RAIDS on recycling plants and containers of plastics importers are being ramped up in the wake of a recent controversy over an e-waste operation.
Thai authorities yesterday intercepted 58 tonnes of compressed plastic garbage found in four huge containers at the Lat Krabang Industrial Estate in Bangkok, while the Customs Department was poised to punish Samut Sakhon-based Longluck Plastic and Metal Co for allegedly making a false declaration.
The firm reportedly declared that the containers carried plastic pieces imported from the US.
The violation drew the attention of national police deputy chief Pol General Weerachai Songmetta, who was accompanied during the raid by Lat Krabang Customs Office director Tada Chumchaiyo and Department of Industrial Works (DIW) scientist Chayakorn Khotchaseni.
Weerachai said that the DIW had found cases of deliberate mislabelling of plastic trash originating from 35 other countries, including Hong Kong, the US, Canada, Australia, Germany, South Korea, the Netherlands, Japan, and China.
Imported plastics must receive approval from the Commerce Minister or an authorised representative and the imported plastics must be separated by type and must not require additional cleaning under Thai regulations.
“These plastic piles are foul-smelling, dirty plastic trash. A lot of water will be required to wash the over 50 tonnes [of dirty plastic] and the water would then create pollution in Thailand,” Weerachai said.
Importing unclean plastic is punishable with up to 10 years in prison, or a fine of five times the value of the good, under the Industry Ministry’s 1979 regulation. A false declaration of imported items is punishable by an up to Bt500,000 fine as per the Customs Act, Weerachai said.
“We are trying to stop people bringing toxic trash to dump in Thailand so that this country won’t become the world’s garbage hub,” he said.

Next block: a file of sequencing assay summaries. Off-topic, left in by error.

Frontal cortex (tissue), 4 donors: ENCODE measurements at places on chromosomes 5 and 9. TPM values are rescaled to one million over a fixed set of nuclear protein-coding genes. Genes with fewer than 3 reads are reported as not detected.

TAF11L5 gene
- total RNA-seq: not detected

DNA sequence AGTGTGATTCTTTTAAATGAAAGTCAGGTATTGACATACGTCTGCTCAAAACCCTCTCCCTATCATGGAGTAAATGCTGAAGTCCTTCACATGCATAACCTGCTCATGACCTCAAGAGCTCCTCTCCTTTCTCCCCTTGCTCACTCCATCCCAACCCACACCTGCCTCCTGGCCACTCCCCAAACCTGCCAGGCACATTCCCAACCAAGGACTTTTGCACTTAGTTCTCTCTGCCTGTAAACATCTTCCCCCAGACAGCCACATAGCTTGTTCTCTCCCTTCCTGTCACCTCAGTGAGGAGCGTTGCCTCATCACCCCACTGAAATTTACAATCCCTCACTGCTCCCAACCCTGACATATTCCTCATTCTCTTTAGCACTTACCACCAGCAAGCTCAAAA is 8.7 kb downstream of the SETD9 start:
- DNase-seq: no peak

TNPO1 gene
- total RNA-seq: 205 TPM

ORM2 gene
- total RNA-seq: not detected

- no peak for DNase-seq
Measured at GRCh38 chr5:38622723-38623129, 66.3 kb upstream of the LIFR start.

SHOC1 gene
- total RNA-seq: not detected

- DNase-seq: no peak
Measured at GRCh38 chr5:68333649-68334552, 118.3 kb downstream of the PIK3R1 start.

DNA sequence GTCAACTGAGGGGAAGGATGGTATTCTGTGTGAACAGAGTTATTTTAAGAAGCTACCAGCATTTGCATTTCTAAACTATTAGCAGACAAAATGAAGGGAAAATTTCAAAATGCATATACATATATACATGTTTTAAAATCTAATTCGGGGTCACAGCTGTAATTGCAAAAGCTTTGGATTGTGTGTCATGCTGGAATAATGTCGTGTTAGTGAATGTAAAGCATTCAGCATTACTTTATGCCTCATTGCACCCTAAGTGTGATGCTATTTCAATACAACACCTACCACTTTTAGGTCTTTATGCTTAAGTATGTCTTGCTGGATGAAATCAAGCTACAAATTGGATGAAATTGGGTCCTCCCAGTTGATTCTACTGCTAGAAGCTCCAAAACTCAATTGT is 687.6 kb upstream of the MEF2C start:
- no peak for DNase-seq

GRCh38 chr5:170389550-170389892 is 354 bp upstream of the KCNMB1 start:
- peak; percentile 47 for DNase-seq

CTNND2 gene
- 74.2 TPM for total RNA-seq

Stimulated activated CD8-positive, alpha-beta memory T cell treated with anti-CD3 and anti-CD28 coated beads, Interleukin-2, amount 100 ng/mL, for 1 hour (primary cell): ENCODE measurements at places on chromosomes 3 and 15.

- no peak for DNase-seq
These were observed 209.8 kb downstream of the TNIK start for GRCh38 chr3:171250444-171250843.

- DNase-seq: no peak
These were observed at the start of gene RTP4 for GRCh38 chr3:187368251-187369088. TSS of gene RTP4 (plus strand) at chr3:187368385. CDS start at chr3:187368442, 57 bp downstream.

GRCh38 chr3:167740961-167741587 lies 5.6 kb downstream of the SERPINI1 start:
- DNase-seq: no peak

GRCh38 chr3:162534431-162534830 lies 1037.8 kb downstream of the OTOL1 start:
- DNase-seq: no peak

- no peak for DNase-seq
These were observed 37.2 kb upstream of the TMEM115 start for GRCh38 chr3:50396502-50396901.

The operation followed Wednesday’s successful search of six containers at the Laem Chabang Port – declared as carrying plastic parts – that actually carried electronic trash and crushed arcade game cabinets, resulting in legal actions against the two private companies that imported them.
Chayakorn said the DIW would check on the company that imported the latest four loaded containers to see if they possessed machines that could immediately process the dirty plastic, while Tada said his office would punish the company for making a false declaration to customs officials.
In a related development, Samut Prakan Provincial Administrative Organisation executive Chana Nguan-ngamsrialong, along with related agencies, inspected a recycling factory in Tambon Khlong Dan of Bang Bo district on Thursday afternoon.
They found hundreds of tonnes of electronic garbage and rounded up 18 Chinese migrant workers who were unable to present work permits.
Chana, in his capacity as a representative of the provincial committee to solve environmental problems and pollution, said the committee had received complaints from local residents. The residents – mainly local fish and shrimp farmers – were concerned that the plant’s electronic trash-recycling operation might not be legal.
The plant had been inspected in the past and ordered to stop operating, said Tambon Khlong Dan Administrative Organisation deputy president Aran Yoolhong. As the plant continued its activities, the local authority had alerted related agencies to inspect it and make arrests.
The plant has now been ordered to close, while the DIW has been contacted to proceed with legal actions against those involved. The undocumented workers were sent to the Immigration Police.